A PCMag and Motherboard survey highlights Avast AVG antivirus practices regarding your personal data. The free antivirus claims to collect data anonymously. It allows web giants to simply track all of your internet activity.
Avast and its subsidiary AVG are again implicated in a case of sale of personal data. This time, it’s their free antivirus solution that is accused of collecting and sharing personal information. PCMag and Motherboard have carried out a joint investigation that reveals how the antivirus betrays its users in favor of giants such as Microsoft, Amazon or Google.
Aside from the open-source world, truly free software and services are becoming increasingly scarce. If some are content to remind us very regularly that we must obtain a license, others use more or less devious methods to ensure their profitability. Very often, this is how users become the product without realizing it. The method obviously poses a problem of trust. Especially when the service or software is supposed to protect us and ensure our confidentiality.
Avast AVG antivirus: would a free antivirus become spyware?
The AVG free antivirus solution monitors all your activity on the Internet and shares it with Jumpshot, its subsidiary specializing in online marketing. In particular, it collects browsing history and data relating to online purchases. Jumpshot customers can thus know exactly your journey and what type of consumer you are. At Avast’s expense, the software offers the option of accepting or refusing data sharing. He specifies that they “are completely anonymous and cannot be in use to identify or target you”.
The PCMag and Motherboard survey shows that the collection is far from anonymous. Although not tied to an IP address or email, Avast associates it with what they call a “device ID”. This unique and persistent identifier is supposed to guarantee your anonymity, however, it betrays your identity. If the device ID 1234 went to Amazon to buy an iPad Pro from Safari v.13.0.4 on 25/12/20 at 14 h 34 min 33s and 72 ms, Amazon has no problem knowing who it is. If you want to remain anonymous, disable data collection or choose a better free antivirus.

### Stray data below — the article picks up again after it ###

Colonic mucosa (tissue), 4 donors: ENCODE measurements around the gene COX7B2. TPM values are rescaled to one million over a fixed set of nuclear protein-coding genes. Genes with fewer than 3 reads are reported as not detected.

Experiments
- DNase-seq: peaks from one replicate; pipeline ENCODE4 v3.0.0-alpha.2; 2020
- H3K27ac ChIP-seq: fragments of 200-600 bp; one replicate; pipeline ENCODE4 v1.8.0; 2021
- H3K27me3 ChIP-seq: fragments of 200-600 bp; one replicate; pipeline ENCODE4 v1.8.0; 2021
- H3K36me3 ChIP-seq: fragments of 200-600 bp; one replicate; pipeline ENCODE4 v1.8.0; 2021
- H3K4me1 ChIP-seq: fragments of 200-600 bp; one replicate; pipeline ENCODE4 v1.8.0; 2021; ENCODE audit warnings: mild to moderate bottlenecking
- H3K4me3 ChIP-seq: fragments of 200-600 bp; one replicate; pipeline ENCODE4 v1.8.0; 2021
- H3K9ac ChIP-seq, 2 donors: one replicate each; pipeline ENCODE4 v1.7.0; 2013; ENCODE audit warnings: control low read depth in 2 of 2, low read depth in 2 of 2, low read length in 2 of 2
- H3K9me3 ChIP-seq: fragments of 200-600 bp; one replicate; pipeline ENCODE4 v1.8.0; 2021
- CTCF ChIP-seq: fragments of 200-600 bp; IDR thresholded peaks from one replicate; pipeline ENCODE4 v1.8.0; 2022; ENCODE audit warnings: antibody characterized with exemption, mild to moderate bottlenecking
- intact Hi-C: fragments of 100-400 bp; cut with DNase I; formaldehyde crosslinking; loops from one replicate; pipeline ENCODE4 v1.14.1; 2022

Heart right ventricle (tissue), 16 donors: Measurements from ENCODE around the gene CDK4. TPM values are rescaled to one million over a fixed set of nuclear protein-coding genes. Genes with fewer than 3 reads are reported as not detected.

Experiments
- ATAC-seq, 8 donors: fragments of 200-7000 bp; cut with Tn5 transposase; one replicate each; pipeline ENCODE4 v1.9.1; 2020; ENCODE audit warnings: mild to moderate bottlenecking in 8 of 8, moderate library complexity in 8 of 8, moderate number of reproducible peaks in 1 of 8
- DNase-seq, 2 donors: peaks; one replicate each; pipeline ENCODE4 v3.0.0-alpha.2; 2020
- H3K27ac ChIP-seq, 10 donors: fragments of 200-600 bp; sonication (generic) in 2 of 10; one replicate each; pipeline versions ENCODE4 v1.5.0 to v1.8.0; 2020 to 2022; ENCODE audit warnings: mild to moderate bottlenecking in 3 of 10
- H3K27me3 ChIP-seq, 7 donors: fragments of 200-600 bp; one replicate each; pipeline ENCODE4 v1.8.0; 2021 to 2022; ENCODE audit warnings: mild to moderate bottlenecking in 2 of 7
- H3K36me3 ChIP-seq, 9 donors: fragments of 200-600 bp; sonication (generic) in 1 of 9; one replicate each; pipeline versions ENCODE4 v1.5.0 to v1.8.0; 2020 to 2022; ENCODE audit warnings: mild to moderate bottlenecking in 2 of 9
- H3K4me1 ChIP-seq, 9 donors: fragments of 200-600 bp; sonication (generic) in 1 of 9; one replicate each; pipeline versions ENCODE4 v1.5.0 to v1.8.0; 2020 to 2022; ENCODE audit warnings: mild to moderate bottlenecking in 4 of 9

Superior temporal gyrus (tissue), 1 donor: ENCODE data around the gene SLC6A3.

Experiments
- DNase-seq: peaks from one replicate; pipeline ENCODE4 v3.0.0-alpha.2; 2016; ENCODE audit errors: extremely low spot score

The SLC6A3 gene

Following the publication of the security threats, Avast asserted its right to reply. The security specialist ensures “to understand and take seriously the responsibility of balancing the privacy of users with the necessary use of data for our main security products”. Here is the press release in full.
Avast respond to the privacy scandal
“In December 2019, we quickly took the necessary steps to meet the standards of browser extension stores. We are now compliant with their requirements for our online security extensions”. At the same time, we have completely stopped using browser extension data for purposes other than the primary security engine. Including sharing with our affiliate Jumpshot.
We ensure that Jumpshot does not acquire personal identification information, including name, email address or contact details. Users have always had the option to refuse to share data with Jumpshot. In July 2019, we had already started to set up an explicit choice of acceptance or refusal for all new downloads of our software. And we now invite our current free users to make a choice of acceptance or refusal, a process that will be complete in February 2020.
We have a long history of protecting devices and user data from malware. Of course, we understand and take seriously the responsibility of balancing user privacy with the necessary use of data for our core security products. ”